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The Story Behind The Song: Faith No More’s Epic

Faith No More
(Image credit: Ebet Roberts/Redferns)

1990 was the year everything changed for Faith No More. The previous summer their third record The Real Thing had faltered commercially and the band’s label were losing faith rapidly. Worse still, efforts to generate buzz through a star-studded launch show at The Roxy in Los Angeles did more to vindicate suspicions that the band had turned their post-punk, anti-establishment roots after recruiting new vocalist Mike Patton to replace original singer Chuck Mosley. As an LA Times review of the show put it, “Is Faith No More, which four years ago set the standard for post-punk cynicism with its rap metal anthem We Care A Lot now a bandwagon-jumper deserving that cynicism itself?”

But if The Real Thing was Faith No More selling out, they were doing an exceptionally bad job of it. Lead single From Out Of Nowhere had disappeared without a trace in the US in October 1989, so as the year approached its end the label decided to try a different tactic; they let the band pick the next single. To a man, the unanimous choice was Epic, the record’s second song and one which stylistically harkened back to the proto-rap-metal of We Care A Lot, a song which had seen the band chart in the UK four years previous. But Faith No More were a different band now; gone was the slapdash charm of the Chuck Mosley-era, they were now confident genre-melding masters of alternative metal.

“The band definitely thought The Real Thing was more radio-friendly or accessible,” said producer Matt Wallace in 2019. “In their mind Faith No More was pop music, but the reality was that they weren’t; they later became part of the pop milieu thanks to the juggernaut that was Epic. Their idea of what pop is was what helped to make pop different.”

Faith No More

(Image credit: Paul Natkin/WireImage)

The change didn’t come overnight, however. Released on January 29, 1990, Epic seemed as ill-fated as its predecessors, radio barely paying attention while MTV aired its music video just twice before shelving it. Ultimately, an anarchic performance at the London Astoria on February 7, 1990 was the catalyst for the band’s airplay; a collapsed crash barrier and electrically-charged atmosphere prompting US Warner Brothers exec Randy Skinner to call home and insist the band receive a renewed promotional push – including getting the Epic video back on MTV.

That same week, Epic achieved its first chart position in the UK where it reached #37 in February. By May both US radio and MTV had been clued in to the fact FNM were exploding overseas, particularly when the single topped the Australian charts. The video was put on heavy rotation and FNM finally achieved a US top 10 when it reached #9 of the Billboard Hot 100 on September 8, 1990: a little over a year from the release of The Real Thing The signs were clear: alternative metal was going mainstream.

“Before Nirvana blew it all up, there were people in the metal community that were holding tight to it all,” drummer Mike Bordin told Hammer.  “We really identified with bands like Metallica because they came in with this punk rock energy. We also loved Slayer; that’s been well documented. But back then thrash was just a subgenre; the biggest songs were Love In An Elevator and Still Of The Night, stuff like that. They aren’t bad songs, but they weren’t us either.”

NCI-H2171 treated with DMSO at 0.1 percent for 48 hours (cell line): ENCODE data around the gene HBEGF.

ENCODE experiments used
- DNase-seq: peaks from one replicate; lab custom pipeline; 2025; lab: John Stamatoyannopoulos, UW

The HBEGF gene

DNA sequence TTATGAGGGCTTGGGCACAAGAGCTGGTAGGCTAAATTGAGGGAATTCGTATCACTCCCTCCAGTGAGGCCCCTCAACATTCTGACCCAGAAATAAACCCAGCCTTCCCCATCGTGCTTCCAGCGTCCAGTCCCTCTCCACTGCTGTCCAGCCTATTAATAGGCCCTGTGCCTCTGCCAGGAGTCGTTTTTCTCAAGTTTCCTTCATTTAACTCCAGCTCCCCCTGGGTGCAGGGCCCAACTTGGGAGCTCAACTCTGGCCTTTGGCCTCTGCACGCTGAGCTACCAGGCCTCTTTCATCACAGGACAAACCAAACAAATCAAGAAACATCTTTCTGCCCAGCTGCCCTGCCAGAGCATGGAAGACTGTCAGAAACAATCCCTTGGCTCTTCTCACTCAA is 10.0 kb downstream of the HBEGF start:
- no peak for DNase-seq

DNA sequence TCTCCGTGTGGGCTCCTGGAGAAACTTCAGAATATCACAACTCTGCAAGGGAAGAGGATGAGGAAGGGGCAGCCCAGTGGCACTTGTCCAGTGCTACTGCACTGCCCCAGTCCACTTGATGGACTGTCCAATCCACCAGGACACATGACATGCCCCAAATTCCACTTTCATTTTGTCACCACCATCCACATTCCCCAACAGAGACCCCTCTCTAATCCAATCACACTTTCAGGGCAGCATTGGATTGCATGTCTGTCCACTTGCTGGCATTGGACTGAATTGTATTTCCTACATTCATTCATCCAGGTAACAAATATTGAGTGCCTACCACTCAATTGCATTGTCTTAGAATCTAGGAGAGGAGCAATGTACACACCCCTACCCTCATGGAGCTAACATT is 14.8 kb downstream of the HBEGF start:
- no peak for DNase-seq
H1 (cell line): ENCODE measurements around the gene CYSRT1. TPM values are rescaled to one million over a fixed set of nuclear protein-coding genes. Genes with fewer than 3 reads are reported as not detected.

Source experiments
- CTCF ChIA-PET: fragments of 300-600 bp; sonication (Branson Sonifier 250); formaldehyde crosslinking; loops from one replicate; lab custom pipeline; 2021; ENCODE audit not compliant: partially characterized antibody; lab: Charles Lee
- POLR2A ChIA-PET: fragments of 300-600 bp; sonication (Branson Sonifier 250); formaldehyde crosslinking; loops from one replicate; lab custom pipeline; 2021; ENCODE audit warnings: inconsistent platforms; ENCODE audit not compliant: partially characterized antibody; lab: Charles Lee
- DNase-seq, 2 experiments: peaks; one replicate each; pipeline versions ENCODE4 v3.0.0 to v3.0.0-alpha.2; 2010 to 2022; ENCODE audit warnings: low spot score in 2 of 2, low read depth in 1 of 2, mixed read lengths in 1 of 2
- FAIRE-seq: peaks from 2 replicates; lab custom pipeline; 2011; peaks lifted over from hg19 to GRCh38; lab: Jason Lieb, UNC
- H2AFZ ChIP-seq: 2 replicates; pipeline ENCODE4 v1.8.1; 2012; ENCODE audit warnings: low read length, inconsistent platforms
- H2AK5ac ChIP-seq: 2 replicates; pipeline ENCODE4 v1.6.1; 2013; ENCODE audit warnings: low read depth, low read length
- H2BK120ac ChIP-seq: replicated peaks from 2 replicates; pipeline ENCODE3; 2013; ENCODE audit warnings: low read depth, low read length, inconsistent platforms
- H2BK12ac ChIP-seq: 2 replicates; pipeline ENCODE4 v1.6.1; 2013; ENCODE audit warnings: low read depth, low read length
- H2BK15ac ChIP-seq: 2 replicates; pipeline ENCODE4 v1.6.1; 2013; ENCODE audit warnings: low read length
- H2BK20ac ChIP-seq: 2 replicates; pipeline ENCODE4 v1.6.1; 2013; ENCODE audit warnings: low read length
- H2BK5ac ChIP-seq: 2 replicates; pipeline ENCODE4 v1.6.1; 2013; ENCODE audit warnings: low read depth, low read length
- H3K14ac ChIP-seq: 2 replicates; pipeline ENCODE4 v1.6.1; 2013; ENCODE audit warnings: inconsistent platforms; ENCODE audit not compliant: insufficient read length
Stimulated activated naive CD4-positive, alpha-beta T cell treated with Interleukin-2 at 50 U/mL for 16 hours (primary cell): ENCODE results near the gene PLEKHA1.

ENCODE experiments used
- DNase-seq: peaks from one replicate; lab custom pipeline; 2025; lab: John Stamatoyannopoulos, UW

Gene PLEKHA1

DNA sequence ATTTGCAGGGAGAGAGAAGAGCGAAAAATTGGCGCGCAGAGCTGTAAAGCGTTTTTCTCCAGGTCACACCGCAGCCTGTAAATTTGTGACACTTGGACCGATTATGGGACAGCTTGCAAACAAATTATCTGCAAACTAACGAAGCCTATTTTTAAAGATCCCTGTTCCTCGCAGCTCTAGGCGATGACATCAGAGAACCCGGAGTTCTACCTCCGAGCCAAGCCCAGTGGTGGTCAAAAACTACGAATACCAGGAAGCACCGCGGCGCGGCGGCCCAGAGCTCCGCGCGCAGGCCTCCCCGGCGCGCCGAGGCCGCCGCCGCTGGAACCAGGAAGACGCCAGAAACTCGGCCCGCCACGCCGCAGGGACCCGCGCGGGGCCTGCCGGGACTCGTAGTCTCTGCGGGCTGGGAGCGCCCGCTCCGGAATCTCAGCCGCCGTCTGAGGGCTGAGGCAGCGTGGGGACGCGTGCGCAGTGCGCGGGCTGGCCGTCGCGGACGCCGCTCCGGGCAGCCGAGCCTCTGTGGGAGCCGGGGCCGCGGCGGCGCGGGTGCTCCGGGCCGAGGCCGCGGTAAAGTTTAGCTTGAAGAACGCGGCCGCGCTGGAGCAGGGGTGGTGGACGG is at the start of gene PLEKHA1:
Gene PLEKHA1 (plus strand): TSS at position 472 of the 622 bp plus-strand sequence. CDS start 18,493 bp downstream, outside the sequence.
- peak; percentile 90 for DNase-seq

While they were by no means the first to do it, Faith No More helped ferment a new breed of metal that could amorphously move between everything from funk, soul and R&B right up to thrash and hardcore. Rather presciently, the band weren’t entirely comfortable being lumped in with anybody else in the nascent funk or rap rock and metal camps however – something they would later echo when looked at as godfathers for the nu metal movement at the end of the decade.

"We didn't come up in the funk-thrash thing," Mike Bordin said to Spin in 1990. "Maybe some people put us at the head of it but it's something we never championed. We never fitted into any category. We liked to put our finger on the sore spot a little bit by not playing up to any clique or group."

The success of Epic turned out to be something of a double-edged sword for FNM. Its commercial ascent had assured their future, cementing their status as one of the brightest stars in the burgeoning alternative movement. With that also came a level of fame the band were entirely uncomfortable dealing with however, as noted by a disheartened Patton to Spin magazine after bumping into fawning fans. “Goddamn, it's not right. I've never had anyone look up to me and take what I say as gospel. Being so young, I don't know shit; I'm in no position to talk down to someone.”

Bordin paints a more nuanced view, however. “Epic allowed us to keep working and upped the narrative so far as crowds and people being aware of the band goes. That’s fabulous but it also means when people look back they go ‘oh yeah, there’s that rap-metal band Faith No More who did the song Epic – which is kinda funny for me as I was way more into traditional metal. Anyway, the first real game-changer for that was Living Colour, who were around doing that a bit before us.

We just wanted to take the stuff we loved, cut out what we didn’t. Billy and I were listening to massive amounts of dub, a lot of Lee ‘Scratch’ Perry and other oddball shit, you know? That was our thing – nobody said you couldn’t take the best of all different kinds of music and put it together to make something state of the art. We did what the fuck we wanted.”

Even amidst The Real Thing’s diverse bounty of genre-morphing classics, Epic still stands as a landmark moment in metal culture, opening the floodgates for everyone from Korn to Killswitch Engage, The Dillinger Escape Plan to Aborted and propelling the band into the realms of legend. They wanted it all and thanks to Epic, they had it.